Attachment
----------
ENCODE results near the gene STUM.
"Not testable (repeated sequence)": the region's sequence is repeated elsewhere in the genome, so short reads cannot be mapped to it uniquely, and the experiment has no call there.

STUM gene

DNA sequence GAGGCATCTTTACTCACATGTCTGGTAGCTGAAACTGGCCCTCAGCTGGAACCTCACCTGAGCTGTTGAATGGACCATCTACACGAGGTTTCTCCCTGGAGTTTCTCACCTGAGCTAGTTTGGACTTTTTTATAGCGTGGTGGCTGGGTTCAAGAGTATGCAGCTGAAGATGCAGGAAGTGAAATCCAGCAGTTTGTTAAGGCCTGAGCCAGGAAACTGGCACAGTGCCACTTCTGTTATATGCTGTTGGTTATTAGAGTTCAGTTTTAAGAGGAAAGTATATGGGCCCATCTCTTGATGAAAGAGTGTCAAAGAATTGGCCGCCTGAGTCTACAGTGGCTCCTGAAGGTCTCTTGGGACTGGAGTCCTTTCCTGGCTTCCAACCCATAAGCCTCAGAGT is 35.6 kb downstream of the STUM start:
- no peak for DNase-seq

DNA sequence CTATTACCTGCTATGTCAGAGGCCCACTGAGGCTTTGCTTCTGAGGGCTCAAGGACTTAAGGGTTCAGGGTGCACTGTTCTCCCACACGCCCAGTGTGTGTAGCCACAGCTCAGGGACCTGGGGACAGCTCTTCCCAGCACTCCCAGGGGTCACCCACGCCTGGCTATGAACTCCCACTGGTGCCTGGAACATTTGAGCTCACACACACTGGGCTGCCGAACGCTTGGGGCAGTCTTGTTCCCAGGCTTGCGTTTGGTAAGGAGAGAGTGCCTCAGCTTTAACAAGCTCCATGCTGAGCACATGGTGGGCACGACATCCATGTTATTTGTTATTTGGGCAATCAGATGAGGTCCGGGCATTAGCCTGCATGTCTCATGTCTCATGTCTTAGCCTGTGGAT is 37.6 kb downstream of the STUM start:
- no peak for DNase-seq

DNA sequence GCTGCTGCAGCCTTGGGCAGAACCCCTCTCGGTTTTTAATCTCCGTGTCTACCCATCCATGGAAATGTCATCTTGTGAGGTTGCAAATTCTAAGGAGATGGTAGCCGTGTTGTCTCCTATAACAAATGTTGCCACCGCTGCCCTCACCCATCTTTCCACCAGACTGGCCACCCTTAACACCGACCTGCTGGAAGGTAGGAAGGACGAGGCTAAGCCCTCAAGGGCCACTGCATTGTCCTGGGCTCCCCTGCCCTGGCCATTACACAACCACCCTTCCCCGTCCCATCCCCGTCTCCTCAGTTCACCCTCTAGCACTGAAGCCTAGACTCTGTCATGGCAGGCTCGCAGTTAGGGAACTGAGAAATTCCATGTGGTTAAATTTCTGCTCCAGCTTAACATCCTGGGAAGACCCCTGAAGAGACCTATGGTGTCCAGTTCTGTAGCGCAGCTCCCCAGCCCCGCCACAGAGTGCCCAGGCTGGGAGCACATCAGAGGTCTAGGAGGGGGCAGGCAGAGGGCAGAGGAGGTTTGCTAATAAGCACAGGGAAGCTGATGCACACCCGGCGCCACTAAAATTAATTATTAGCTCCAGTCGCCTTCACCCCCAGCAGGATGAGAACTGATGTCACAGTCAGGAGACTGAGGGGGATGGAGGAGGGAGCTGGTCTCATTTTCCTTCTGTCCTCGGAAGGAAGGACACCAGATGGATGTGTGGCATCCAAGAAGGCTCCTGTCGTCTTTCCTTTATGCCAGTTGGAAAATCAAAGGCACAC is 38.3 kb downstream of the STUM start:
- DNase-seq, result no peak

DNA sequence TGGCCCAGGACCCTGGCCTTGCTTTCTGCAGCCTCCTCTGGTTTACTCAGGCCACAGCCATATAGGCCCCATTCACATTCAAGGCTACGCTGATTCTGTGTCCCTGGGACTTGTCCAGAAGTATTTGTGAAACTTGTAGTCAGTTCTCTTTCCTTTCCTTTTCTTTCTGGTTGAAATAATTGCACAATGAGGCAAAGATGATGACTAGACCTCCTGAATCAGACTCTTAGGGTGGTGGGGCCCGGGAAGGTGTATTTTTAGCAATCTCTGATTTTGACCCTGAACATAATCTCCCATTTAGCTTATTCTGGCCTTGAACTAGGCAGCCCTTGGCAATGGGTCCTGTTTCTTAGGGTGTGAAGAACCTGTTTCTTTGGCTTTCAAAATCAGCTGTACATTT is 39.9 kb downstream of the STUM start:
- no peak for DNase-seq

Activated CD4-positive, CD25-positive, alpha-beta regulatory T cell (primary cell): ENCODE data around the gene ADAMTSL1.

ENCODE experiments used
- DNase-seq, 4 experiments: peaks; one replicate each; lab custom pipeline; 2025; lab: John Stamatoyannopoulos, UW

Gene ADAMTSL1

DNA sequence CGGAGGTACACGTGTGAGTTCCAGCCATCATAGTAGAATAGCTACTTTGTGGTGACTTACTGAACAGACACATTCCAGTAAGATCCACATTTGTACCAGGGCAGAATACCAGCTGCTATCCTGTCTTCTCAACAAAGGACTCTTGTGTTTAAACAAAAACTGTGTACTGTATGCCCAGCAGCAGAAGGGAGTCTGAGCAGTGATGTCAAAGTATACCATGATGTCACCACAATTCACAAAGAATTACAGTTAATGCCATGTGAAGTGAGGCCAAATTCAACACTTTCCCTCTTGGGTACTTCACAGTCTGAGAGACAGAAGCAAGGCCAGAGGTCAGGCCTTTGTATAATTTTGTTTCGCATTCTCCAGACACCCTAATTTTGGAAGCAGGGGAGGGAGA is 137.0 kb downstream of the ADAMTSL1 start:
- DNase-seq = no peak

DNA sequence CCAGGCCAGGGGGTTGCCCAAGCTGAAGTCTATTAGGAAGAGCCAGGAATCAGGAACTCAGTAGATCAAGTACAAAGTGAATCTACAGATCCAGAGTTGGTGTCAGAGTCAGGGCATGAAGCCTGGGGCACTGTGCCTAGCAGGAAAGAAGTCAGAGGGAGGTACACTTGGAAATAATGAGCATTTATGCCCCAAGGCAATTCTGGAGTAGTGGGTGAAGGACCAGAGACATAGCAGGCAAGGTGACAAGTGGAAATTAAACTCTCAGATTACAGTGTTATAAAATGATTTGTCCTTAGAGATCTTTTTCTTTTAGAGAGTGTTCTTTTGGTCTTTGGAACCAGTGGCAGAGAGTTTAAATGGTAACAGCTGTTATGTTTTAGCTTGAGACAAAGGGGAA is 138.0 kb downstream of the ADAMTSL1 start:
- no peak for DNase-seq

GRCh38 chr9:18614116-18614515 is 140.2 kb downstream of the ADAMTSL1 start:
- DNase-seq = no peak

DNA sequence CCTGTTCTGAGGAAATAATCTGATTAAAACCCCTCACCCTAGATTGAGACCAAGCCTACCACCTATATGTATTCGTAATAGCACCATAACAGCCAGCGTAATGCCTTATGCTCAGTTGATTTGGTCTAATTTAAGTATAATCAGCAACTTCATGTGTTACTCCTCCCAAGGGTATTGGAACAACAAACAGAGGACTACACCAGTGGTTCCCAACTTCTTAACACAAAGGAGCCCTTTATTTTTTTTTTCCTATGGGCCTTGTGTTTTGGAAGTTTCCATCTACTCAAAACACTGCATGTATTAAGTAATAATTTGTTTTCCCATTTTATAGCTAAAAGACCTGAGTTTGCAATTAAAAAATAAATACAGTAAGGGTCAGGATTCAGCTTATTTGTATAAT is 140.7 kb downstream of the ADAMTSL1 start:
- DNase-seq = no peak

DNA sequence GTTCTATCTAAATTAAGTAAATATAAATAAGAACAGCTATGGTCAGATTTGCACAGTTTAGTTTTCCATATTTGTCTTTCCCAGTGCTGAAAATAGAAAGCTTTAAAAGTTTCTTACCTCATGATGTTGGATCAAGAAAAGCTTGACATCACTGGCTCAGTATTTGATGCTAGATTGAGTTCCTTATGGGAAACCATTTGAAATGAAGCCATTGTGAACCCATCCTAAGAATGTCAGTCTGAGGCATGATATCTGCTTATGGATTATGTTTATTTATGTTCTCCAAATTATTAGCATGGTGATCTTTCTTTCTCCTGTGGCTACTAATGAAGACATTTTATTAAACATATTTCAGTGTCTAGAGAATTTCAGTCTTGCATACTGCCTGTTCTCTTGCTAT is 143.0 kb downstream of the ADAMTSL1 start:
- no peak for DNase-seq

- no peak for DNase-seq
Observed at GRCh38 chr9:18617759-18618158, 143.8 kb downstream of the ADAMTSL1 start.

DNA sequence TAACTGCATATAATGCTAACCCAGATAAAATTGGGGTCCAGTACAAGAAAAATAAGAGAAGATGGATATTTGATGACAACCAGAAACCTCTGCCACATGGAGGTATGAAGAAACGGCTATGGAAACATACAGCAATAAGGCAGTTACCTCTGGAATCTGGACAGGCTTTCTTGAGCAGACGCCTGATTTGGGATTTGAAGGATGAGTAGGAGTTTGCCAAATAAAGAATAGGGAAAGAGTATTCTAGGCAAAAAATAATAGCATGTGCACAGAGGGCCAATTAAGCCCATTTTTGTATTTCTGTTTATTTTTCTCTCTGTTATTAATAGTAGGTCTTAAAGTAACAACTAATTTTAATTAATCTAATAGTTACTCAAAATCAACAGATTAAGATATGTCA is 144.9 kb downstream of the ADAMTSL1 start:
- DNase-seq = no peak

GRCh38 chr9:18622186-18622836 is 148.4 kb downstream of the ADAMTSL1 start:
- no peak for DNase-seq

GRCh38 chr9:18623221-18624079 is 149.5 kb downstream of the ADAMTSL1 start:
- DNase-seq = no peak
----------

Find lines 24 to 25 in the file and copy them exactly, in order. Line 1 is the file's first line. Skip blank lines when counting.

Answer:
DNA sequence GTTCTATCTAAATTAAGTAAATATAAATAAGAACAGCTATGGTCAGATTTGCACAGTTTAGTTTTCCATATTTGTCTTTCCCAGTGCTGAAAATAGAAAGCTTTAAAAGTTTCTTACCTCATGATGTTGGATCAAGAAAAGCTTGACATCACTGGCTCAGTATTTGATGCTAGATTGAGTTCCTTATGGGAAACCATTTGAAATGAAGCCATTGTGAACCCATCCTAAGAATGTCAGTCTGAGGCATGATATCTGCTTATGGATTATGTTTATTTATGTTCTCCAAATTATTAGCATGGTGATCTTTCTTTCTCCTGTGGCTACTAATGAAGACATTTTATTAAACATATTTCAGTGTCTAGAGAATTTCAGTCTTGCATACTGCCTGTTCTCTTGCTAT is 143.0 kb downstream of the ADAMTSL1 start:
- no peak for DNase-seq